Craig Foster supports Indigenous football in Queensland

High profile senior football representatives and Indigenous footballers will come together to ignite an Indigenous football flame in Brisbane at Logan City and Redcliffe Peninsula to launch the Australian Indigenous Football Championships and the Goori Football Program.

"This November, Logan City will play host to some of the best Aboriginal and Torres Strait Islander football players across the nation," said Craig Morris, General Manager, Football Brisbane.

Morris said: "We are very honoured and proud to work side by side with the Indigenous communities and thank Tournament Directors Ramone Close and Lawrence Gilbert for the partnership."

Whilst the Australian Indigenous Football Championships will work towards identifying talent, plans are underway to support Aboriginal and Torres Strait Islander people to reach their full potential through the coordination of footballing programs across Queensland.

Newly appointed Indigenous Football Ambassador for Brisbane, Ramone Close said: "This is the start of big things for Indigenous football, with two Indigenous players securing semi-professional contracts with Brisbane Olympic FC and Peninsula Power FC."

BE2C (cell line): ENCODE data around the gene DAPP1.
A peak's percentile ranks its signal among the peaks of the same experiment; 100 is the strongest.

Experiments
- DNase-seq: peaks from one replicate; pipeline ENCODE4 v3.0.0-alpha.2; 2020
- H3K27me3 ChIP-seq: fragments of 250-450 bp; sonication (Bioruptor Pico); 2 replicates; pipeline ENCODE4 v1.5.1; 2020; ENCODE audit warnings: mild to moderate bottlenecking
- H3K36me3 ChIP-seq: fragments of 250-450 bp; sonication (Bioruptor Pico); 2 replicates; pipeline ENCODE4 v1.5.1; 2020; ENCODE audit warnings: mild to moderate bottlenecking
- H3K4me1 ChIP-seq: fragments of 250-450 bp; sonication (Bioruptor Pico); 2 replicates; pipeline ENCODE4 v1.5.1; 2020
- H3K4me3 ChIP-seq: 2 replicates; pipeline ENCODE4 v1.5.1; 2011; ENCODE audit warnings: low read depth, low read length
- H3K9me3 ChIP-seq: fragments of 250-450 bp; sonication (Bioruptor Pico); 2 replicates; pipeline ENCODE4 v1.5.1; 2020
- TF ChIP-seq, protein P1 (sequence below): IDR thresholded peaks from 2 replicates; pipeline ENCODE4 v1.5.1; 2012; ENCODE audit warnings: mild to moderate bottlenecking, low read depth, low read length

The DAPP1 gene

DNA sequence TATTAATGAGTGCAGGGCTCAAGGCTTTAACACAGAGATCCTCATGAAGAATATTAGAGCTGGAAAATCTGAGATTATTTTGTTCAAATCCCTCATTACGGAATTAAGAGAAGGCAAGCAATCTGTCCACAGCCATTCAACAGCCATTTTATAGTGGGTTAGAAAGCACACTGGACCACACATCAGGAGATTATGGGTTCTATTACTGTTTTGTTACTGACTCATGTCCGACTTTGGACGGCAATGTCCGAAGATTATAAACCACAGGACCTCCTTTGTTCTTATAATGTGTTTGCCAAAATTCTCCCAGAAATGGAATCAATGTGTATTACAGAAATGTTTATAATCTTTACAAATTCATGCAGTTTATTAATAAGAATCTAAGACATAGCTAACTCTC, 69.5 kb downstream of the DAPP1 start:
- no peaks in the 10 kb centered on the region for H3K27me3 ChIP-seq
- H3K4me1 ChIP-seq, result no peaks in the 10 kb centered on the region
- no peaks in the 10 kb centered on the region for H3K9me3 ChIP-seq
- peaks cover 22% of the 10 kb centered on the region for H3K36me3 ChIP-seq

Kyren Walters from Townsville and Tyrell Paulson from Newcastle are now based in Brisbane and schooled at St Lawrence College and Clontarf Beach Secondary School.

Today's promotion of Indigenous Football clinics at Clontarf Beach Secondary School is a great opportunity to promote the World Game as the most participated sport in the country.

Former Socceroo and SBS commentator Craig Foster said: "Evidence suggests that only 5% of the Australian population will make selection into A-League or W-League and only 1% of Australian’s population will make selection into the Socceroos or Matildas.

"The current opportunities for Indigenous players are even far more limited given the extremely small numbers of youth players in official pathways and the lack of Indigenous focused programs.

"These initiatives to be announced in Brisbane are important steps towards an integrated Indigenous football pathway for the future.

"The world game provides opportunities both for our Indigenous kids to excel on the world stage and for our country to promote our ancient culture globally and to demonstrate how proud we are of our heritage. Moreover, by ensuring that education goes hand in hand with playing the game we can contribute to brighter futures for every child, female and male," said Foster.

"Indigenous Football was something the late Johnny Warren was very passionate about having played with Harry Williams in the green and gold jersey," said Jamie Warren, President Johnny Warren Football Foundation.

Warren said: "I'm very happy to be part of seeing Indigenous football expand throughout Queensland and can't wait to attend the Tournament being held in Brisbane this November."